Saturday, April 25, 2020

Capturing the Recapture

While the trading post has been temporarily closed by the current health crisis, Susie and I have found ourselves with extra time on our hands. We have been using some of our freedom to explore local sites before the summer heat fires up. One of our recent destinations was nearby Recapture Pocket. Located just seven miles east of Twin Rocks Trading Post. This area is a rarely visited environment of rock formations called hoodoos. 

Hoodoos are formed when a soft rock, like sandstone, is capped by a harder substance, such as limestone. Wind, rain, and ice gradually erode the softer substance while the harder capstone protects the underlying column of stone. In some locations, the formations create fantastic spires, some as tall as a ten-story building. The formations in nearby Recapture Pocket are not that massive, but the sheer number and unusual shapes are impressive.

“Recapture” is a local term derived from a pioneer experience. Stories tell of a group of Ute raiders who stole livestock from early ranchers, and this was the place where the cattle were tracked down and reclaimed by their rightful owners. The term is often used around the region and shows up as Recapture Canyon and Recapture Reservoir just north of us near Blanding.

We can drive to Recapture Pocket in about fifteen minutes by following a very bumpy dirt trail heading off from Cow Canyon Road. Taking things slow and easy, you bounce along for about three miles before coming upon this surreal landscape, and directions can be easily found by a simple internet search. Visitors are encouraged to stay off the delicately balanced stone sculptures and take along water and supplies. There is no signage or interpretation for the site, but let the imagination take over and individual formations seem to change shape with the seasons and direction of the sun. Capturing images of the Pocket is a photographer’s dream.

We at the trading post routinely tell visitors about the attractions that lie within a 50-mile radius of Bluff. Places like Cedar Mesa, Hovenweep, Comb Ridge, Sand Island petroglyphs, and Gooseneck State Park are some of our favorite recommendations, but none are as close or as strange as the nearby and seldom-visited grouping of weird rock formations called Recapture Pocket. Next time you are in the neighborhood, stop in, and we will be happy to give you directions. 

Sunday, April 19, 2020

The Wedding Rug

Attached to the cash register at Twin Rocks Trading Post is a piece of tape. On that tape is a handwritten note. The note reads, “Navajo Wedding Rug.” This is the story of that piece of tape, and why it was recently removed.

As a student of Navajo history and the owner of a Southwest trading post for over three decades, I have often considered how challenging it must have been to operate a reservation trading center during the first half of the 1900s. There are countless stories of seclusion, struggle, destitution, and even death that convince me I would not have been well suited for the endeavor. I think it would have taken a lot of what the first Mormon bishop of Bluff, Jens Nielson, referred to as “Stick-ta-toody.” While there may be a modest amount of Jens' determination running through my veins, I am satisfied it would not have been adequate to get me through those extreme challenges.

Notwithstanding the difficulties, commerce between the traders and Navajo people inspired the evolution of several distinctively beautiful Navajo weaving styles. That development has intrigued me since we opened Twin Rocks in 1989, and over the years, I consumed various accounts of Lorenzo Hubbell at Ganado, J.B. Moore at Crystal, the Foutz family at Teec Nos Pos, C. N. Cotton in Gallup, and others, with amazement, wondering how they were able to harness the creative energy of Navajo weavers to design and implement the now well-known patterns.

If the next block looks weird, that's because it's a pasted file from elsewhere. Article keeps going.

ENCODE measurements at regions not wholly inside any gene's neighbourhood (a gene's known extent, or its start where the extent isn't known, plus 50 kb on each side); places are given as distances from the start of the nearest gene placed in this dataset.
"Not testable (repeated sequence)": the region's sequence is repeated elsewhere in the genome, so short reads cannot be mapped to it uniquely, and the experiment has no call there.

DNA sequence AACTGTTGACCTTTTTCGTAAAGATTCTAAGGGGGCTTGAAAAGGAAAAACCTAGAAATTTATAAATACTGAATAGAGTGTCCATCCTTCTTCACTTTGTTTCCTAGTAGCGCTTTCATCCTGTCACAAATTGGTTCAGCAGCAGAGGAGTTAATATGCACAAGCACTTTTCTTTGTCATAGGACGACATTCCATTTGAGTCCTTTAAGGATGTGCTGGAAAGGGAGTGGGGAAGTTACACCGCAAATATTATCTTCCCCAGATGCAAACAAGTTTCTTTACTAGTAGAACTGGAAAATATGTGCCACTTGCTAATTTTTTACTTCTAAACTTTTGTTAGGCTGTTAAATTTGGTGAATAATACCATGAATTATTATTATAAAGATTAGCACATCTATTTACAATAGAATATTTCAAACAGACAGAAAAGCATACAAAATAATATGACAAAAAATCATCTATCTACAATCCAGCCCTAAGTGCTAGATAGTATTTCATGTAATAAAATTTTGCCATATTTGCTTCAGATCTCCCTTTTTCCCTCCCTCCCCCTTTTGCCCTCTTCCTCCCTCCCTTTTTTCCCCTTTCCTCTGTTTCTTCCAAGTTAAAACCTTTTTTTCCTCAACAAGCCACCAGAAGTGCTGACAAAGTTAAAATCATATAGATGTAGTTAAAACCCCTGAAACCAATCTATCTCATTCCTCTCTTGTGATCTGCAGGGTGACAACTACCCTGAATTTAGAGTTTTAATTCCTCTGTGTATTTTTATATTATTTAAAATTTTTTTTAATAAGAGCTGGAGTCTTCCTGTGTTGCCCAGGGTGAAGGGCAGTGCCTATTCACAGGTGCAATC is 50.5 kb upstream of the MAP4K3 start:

From 1940 to 1974, during an era known as the Navajo regional rug period, several weaving centers emerged in the Southwest. During that time, Navajo blankets and rugs from one region became distinctly different from those of neighboring territories. Each unique style was infused with its own particular colors and design. By the early 1900s, four areas developed as creative hubs, Crystal, Ganado, Chinle, and Wide Ruins. Two more geographic areas achieved regional status in the 1940s, Two Grey Hills and Shiprock. Subsequently, three additional Navajo weavings styles were recognized in the 1950s, Teec Nos Pos, Lukachukai, and Red Lake Storm.  Lastly, in 1974, Burntwater was embraced as a classic Navajo regional-style rug.

With that history in mind, and knowing there has not been a breakthrough since 1974, we at Twin Rocks Trading Post have made several attempts to add to the historically recognized list. While the Twin Rocks Modern weavings have captured the attention of collectors, they do not have common design characteristics that allow for quick recognition and categorization.

As a result, about 10 years ago, we decided to make another attempt. That is when the tape went on the register as a reminder that we needed to pursue the project and not lose our focus. Since Twin Rocks is known for Navajo wedding baskets, we determined that easily recognized motif should be incorporated as one of the elements. Studying Tree of Life rugs and their relation to fertility and regeneration year over year, we added corn as a symbol of family, children, and fertility. Lastly, we took the sacred Yeis that emerged from the Shiprock portion of the Navajo reservation to represent the parties in the marital contract. While all those details had been utilized before, we hoped to combine them in a unique manner to create something distinctive that would memorialize the union of two people.

With the help of Theresa Breznau, a local graphic artist, we put together a sketch and started asking weavers if they could execute the pattern. It took years, but finally Luanna Tso, who is well known for her large single Yeis, agreed to take on the challenge, and finally, earlier this week, the first Twin Rocks Wedding Rug arrived.